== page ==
“It’s a Videogame You Control with Your Vagina”

Curator's Note

I saw an ad for Perifit on one of my social media games and I thought it must be a parody ad because no one in their right mind would create a videogame you control with your vagina—at least not for something like Kegels! Yet, Perifit is a very real device/game designed to do just that. I was and continue to be both horrified and fascinated by the idea of the Perifit. It feels simultaneously feminist and misogynist, and all together uncanny.

In the feminist camp, we’re all about women taking control of their health and enjoying themselves while doing so. Why not make Kegels fun? And in a way, the vaginal controller brings us one step closer to being Donna Haraway’s feminist cyborgs. However, the promotion of the device/ap is at best overly gendered and at worst outright misogynistic.

In the above clip we see an official ad for the Perifit.1 The ad uses a (girl) baby to deliver its initial message as Kegels are often recommended to new moms. The rhetoric of the ad features overly gendered (and overly motherly) components like the baby, all of the pink, the lullaby, etc. As if only new moms could or would want to use this device.2 Further, the use of the baby and visual euphemism in the ad are ways to desexualize it, to try to make the viewer forget that the controller is going into your vagina (and that Kegels also help with sexual satisfaction of male partners, which is often one of the reasons women begin them).

Which brings us to the February 2017 The Doctors segment featuring the device which has the opposite problem, making the device more sexual than necessary.

In this clip we see Dr. Nita Landry with regular co-hosts Drs. Travis Lane Stork, Andrew P. Orden, and host Jim Sears. The segment starts with Dr. Landry commenting that the device looks like a sex toy and she was initially skeptical that she would enjoy using it. As she explains how the Perifit works and showing the game footage, several suggestive comments are made by the men around the table. Initially the comments start out relatively benign with Dr. Lane Stork’s enthusiastic “Awesome!” and then questions about how long and often one should play. However, Dr. Orden quickly makes a gamification remark by Landry into a sexual one mimicking her bouncing up and down, rolling her eyes back into her head would be her picture for “personal best.” Either Landry doesn’t get the innuendo (as she’s facing the audience) or is ignoring it, saying that she has a “high score.” What isn’t in this description is that Dr. Landry is a black woman, and the rest of these doctors are white men. The sexual politics are not neutral here, and it is telling that the segment’s one reaction shot to the audience happens after this line and is of a very confused and concerned black woman, who clearly sees the disrespect and sexualization of Dr. Landry in the segment by her co-hosts.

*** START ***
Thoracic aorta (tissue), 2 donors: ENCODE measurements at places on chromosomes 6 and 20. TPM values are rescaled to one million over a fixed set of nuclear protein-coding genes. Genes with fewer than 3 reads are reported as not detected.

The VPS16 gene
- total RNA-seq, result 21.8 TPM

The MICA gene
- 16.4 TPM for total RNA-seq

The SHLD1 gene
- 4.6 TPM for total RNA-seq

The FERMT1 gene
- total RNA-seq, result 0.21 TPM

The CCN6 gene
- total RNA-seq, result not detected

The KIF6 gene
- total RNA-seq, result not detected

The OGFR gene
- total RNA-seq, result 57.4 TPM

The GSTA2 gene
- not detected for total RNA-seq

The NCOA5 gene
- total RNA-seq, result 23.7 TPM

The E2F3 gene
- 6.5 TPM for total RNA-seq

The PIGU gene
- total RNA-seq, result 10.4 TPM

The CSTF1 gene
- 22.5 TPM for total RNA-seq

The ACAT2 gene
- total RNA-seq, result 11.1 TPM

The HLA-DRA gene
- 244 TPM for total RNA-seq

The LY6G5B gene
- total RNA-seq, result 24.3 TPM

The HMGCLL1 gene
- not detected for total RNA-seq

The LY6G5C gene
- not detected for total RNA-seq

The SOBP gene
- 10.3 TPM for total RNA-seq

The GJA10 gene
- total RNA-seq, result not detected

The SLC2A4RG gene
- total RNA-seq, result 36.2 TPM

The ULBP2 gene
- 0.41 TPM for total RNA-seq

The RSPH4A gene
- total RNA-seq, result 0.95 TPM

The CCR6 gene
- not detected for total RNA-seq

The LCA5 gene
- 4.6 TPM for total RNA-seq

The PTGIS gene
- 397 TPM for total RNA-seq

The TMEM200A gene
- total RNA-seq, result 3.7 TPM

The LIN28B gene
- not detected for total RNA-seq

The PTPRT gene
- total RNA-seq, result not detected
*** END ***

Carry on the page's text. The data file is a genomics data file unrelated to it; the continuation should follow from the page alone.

Ultimately, the Perifit could be a great application of gamification for health, but the company must curate the rhetoric around the product both in terms of advertisement messages and in terms of promotion. Had the male doctors been better educated or better yet had ceded seats to women doctors for the segment, perhaps the Perifit could have avoided this situation.



1) Sadly, I couldn’t find my initial encounter ad, where the spokeswoman won’t even admit she uses the device.

2) Despite that 10% to 34% of the US population (depending on age) coping with incontinence, according to the World Health Organization. Not to mention that men can and do use Kegels as well as women. (Though for Perifit to work for men the device would have to be inserted anally.)

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